Group think, the meeting after the meeting, and being either a Pollyanna or Debbie Downer negatively impact our ability to have productive and meaningful group discussions to move our organizations forward. Edward de Bono’s book Six Thinking Hats provides one tool to combat those forces. The core of his argument is to encourage people leading discussions to have everyone adopt the same perspective at the same time. There are 6 perspectives he introduces, which he refers to as hats:
- Blue- frames the conversation, 10,000 ft view
- White- facts
- Red- emotions
- Green- new ideas
- Yellow- benefits
- Black- downsides
The idea of “wearing a hat” provides a low-stakes way to enable participants to adopt a different perspective. As Bono argues, each of us has a hat or two we’re more naturally inclined to use to frame our thinking and contributions in a group discussion. However, by wearing the hats it becomes easier to see the issue or topic from different perspectives. Above I’ve given a very brief explanation of each hat. In his book, Bono writes a chapter for each hat to explain when best to use it and how best to deploy it.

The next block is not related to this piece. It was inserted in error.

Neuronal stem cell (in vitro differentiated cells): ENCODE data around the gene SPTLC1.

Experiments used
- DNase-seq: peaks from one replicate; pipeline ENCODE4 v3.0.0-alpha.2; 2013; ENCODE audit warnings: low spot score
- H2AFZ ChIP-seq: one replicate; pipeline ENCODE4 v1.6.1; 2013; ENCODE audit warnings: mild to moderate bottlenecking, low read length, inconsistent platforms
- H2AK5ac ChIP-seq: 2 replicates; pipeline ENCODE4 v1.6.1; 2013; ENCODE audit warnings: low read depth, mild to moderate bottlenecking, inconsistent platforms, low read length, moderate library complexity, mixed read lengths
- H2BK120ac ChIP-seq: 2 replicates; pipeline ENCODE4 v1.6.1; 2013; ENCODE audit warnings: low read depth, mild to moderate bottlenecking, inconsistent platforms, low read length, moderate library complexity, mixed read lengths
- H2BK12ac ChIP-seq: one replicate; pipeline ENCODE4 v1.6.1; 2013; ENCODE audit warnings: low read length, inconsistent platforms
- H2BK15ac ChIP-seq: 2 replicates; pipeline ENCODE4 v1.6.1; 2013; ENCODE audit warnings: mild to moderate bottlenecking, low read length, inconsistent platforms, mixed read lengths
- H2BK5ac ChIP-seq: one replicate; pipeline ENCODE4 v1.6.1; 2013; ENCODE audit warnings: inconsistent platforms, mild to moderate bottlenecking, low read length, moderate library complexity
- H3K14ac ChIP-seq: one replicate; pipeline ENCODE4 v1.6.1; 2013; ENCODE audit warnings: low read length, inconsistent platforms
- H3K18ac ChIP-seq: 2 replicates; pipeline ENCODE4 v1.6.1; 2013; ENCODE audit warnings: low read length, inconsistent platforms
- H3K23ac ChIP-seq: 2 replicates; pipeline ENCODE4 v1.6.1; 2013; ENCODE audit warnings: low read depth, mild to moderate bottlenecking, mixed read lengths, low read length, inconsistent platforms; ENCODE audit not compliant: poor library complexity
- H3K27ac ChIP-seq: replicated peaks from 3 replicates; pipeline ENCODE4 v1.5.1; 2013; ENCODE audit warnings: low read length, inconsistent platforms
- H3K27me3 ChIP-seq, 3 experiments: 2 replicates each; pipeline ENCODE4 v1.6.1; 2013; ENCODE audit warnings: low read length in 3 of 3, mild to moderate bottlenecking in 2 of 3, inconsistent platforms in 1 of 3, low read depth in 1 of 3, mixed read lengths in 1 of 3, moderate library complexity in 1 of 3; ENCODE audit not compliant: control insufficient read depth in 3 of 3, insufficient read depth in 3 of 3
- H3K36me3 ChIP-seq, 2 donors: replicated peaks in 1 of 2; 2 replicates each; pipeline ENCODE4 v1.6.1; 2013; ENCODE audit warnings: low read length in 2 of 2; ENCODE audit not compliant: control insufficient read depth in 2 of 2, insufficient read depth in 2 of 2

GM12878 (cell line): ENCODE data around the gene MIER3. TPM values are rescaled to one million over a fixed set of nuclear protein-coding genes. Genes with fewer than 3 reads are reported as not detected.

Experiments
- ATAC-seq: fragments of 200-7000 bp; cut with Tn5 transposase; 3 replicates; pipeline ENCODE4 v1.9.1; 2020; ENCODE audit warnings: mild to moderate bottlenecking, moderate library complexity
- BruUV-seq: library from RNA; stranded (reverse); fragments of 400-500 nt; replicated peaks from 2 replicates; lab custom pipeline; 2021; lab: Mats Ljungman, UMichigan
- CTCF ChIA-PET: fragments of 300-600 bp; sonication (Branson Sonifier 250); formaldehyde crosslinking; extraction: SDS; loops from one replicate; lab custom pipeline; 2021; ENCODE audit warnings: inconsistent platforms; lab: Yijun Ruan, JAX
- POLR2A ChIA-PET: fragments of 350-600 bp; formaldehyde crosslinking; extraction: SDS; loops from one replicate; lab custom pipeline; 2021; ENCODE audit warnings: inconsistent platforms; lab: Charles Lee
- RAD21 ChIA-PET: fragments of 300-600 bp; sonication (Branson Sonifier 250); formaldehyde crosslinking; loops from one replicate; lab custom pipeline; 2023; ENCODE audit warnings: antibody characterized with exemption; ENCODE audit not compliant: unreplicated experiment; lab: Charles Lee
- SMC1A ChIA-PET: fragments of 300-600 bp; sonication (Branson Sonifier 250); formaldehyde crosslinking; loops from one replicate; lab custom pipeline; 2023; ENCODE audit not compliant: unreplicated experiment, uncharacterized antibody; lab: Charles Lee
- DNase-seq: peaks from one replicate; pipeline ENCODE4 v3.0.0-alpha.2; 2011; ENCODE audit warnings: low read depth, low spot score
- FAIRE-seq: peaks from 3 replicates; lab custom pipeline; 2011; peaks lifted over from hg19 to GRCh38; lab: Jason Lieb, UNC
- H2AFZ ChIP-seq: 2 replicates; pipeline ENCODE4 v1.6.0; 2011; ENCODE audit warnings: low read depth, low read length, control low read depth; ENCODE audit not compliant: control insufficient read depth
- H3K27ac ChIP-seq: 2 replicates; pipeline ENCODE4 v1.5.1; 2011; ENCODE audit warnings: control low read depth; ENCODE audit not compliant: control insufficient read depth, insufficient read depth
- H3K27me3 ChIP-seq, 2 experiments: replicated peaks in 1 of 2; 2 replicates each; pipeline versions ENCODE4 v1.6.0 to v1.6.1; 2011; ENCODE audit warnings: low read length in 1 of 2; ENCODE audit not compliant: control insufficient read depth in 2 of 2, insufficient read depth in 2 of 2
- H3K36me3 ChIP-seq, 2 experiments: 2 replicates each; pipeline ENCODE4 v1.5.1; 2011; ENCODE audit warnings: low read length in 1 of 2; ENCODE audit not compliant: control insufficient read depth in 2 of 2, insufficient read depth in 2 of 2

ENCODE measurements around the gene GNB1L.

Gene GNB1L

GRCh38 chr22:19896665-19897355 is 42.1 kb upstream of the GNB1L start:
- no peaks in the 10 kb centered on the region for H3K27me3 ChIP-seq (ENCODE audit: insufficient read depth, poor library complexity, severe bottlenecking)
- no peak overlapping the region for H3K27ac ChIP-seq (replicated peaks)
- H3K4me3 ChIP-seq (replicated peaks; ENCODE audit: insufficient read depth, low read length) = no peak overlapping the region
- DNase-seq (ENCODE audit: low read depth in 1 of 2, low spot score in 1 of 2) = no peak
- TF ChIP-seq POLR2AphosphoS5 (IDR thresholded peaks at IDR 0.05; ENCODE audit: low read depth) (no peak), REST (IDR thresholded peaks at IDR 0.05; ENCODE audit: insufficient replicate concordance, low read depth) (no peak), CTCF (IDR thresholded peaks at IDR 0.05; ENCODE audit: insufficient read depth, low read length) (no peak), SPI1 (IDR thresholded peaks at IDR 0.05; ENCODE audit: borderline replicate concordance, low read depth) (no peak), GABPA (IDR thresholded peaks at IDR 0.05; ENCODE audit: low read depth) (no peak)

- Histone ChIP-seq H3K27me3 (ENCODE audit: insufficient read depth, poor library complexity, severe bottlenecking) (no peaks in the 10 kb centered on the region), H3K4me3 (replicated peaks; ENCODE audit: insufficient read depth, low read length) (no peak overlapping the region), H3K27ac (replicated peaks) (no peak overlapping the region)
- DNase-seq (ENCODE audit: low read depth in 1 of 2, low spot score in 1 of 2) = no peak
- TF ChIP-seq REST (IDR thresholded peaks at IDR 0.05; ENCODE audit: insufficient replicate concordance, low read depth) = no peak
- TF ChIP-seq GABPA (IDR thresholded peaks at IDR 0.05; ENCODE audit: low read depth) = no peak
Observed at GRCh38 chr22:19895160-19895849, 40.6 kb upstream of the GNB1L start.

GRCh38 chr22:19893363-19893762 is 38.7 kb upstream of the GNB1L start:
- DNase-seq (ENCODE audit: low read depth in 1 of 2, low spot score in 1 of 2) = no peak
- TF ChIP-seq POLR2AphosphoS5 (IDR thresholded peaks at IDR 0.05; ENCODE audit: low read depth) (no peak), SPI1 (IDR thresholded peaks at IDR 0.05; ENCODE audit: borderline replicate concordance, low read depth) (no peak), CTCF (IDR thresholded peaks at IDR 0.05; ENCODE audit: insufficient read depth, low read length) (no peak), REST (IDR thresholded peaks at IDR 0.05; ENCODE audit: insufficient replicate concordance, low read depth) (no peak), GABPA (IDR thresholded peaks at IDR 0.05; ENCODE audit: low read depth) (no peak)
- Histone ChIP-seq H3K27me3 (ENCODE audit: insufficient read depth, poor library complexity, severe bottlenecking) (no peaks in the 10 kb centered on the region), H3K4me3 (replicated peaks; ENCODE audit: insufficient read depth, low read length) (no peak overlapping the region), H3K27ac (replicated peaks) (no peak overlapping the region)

I’ve found that by introducing this concept and asking different people in a group (for me this is my leadership team of 6 people) to each present about one hat, provides a common foundation that we can then use when discussing thorny issues. For example, we used this tool when doing space planning to create space for our growing instruction program.
Using the tool effectively requires a strong facilitator, who first provides the “blue hat” thinking or the 10,000 ft view of the issue. That person’s job is to keep the conversation moving through each hat as needed, and to keep everyone using the same hat at the same time. Bono recommends to begin and end with blue hat thinking, then white and red, then green, then black and yellow, and finally red before closing with blue. This enables members of the group to start with a shared understanding of the facts, share their emotions or gut reactions to the issue, brainstorm new ideas, then discuss downsides and benefits to particular options, and close with sharing a second round of emotions and gut reactions, and finally next steps. Such a methodical approach helps to keep the discussion focused and about the issue at hand, rather than solely about someone’s feelings about the issue or concerns tangential to the issue at hand.
How might you use the 6 Thinking Hats method???